# Another panelist, one of the older generation had this powerful statement to make, “When younger people come to older people with HEART and FAITH, we remember what we believed in the first place.”

The INTERGENERATIONAL question is such an important one and has so much to add to community, society and the church. We have to find ways of building relationship between older and younger people as each one has something powerful to offer the other.

# A native american brother asked this question, “Am I going to preach THE AMERICAN DREAM or THE GOSPEL OF JESUS CHRIST cos I grew up believing they were the same?”

Wow, that is something every american needs to hear and really get as well as every western Christ follower who may have the concept of ‘the American dream’ in a different guise as their particular carrot.

Four strong statements – just snapshots really – but each one the glimpse of a deeper issue worth exploring further… this conference has been great at providing catalysts in certain areas and also some of the resources to work towards some answers and some practical steps in each of them…

none of the time.

i had this quick thort when we went shopping yesterday afternoon – as we were in the line about to pay we realised we were six eggs short of a full basket, or that we might need more than the six we were going to get, so tbV waited in line and i ran across Pick ‘n Pay to the egg section to grab some eggs – looked for the cheapest box of six and grabbed them and started to walk away when i realised i hadn’t grabbed the free range eggs [which we normally buy] and so i put my first box back and grabbed my second one…

box of normal be nasty to the chickens eggs – around R7

box of free range assume we’re being nicer to the chickens eggs – around R10

and as i walked back to Val i thort “we’re screwed”

if it ever gets out that i spent R10 on eggs when i could have spent R7 on eggs, the ‘give to the poor’ people will be on my case

on the other hand if i spend R7 on normal eggs instead of spending R10 on free range eggs, the ‘be nice to animals’ people will be on my case

so i took the eggs back and we decided to go without to keep everyone happy
[except for the bit about taking the eggs back]

but my point is that if you try to keep everyone happy, you actually just can’t – if you spend your life on poor people, the animal rights people will be after you and if you switch to animal rights then the HIV/AIDS people will be on your case and if you try juggle all of those then what about the children and if you look after the children then the old people and so on and so on…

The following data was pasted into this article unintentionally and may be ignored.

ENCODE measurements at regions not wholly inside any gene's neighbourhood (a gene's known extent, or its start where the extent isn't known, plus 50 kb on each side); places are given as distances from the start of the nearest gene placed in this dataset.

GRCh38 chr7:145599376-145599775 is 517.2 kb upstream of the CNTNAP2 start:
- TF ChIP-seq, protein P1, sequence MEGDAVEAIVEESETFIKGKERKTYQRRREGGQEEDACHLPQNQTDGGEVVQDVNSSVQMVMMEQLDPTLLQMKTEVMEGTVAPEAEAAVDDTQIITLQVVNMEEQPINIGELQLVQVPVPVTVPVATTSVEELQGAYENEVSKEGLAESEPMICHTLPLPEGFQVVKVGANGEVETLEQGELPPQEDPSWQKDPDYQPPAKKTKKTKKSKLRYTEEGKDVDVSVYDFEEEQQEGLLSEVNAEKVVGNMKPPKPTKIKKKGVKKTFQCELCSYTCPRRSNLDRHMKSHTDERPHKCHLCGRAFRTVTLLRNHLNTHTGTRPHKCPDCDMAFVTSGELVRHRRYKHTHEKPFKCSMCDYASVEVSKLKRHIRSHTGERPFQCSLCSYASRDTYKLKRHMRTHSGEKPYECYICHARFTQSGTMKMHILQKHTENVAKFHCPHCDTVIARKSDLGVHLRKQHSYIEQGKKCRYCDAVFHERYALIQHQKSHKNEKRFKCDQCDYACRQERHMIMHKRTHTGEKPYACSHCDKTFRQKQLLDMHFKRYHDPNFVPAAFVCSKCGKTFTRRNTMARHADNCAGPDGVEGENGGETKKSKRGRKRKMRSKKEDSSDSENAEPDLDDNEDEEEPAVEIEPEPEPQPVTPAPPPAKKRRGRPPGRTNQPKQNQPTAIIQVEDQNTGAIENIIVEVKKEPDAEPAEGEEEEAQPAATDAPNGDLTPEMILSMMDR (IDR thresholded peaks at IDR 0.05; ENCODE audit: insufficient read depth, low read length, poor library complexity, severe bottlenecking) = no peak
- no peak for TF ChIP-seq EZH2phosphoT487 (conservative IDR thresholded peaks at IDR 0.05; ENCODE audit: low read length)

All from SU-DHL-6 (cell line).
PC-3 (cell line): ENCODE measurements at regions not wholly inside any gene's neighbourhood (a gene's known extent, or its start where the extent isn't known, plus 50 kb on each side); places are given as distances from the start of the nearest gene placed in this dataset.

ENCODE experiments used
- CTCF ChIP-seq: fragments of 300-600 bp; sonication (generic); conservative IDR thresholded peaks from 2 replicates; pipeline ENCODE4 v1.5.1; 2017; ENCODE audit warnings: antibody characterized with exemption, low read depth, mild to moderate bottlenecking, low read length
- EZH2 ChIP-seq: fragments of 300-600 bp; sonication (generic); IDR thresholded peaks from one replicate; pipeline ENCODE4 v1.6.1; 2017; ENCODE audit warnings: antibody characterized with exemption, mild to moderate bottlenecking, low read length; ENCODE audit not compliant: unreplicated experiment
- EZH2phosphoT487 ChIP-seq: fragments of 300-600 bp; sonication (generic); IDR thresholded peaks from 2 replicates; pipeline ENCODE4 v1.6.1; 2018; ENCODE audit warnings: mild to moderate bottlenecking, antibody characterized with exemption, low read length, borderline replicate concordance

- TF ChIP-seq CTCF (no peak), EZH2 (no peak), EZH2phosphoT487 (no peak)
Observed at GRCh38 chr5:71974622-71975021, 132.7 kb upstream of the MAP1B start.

the problem is not so much me choosing one thing over another but each person not doing their thing – we can’t all save all of the poor but if every person on the planet was trying to help one poor person i think we could even eliminate this thing – do the thing you’re called to do and if you don’t feel “called” to do anything then do the thing that’s on your doorstep until you feel a call…

you may have heard this before:

This old man is walking along the beach when he spots a little boy deeply focused on a strange task.

The tide has gone out, and there are hundreds of thousands of starfish up and down the beach that are now baking in the sun. The little boy bends down picks one up and throws it into the sea to safety.

After watching him for a while, the old man eventually can’t take it any longer and he approaches the kid.

“What are you doing” he asks.

“I’m saving these starfish,” the boy confidently replies.

The man gestures up the beach at the masses of starfish baking to death in the sun. “There are thousands of starfish there. What difference do you think you can make?”

And the little boy bends down and picks up a starfish and shows the old man and says to him, “I am making a difference to this one” before throwing it out into the sea. And then bends down to pick up another one. “I’m making a difference to this one.”

but take it one step further…


One little kid and thousands of starfish – absolutely no noticeable difference. He can save a starfish here and there but he is going to make virtually no impact and there are going to be a lot of dead and rotting starfish polluting the beach. But if everyone [starting with the church cos this is who we’ve been called to be] got down to the beach, where the need is, and started saving their one, their ten, their hundred… then there is a chance…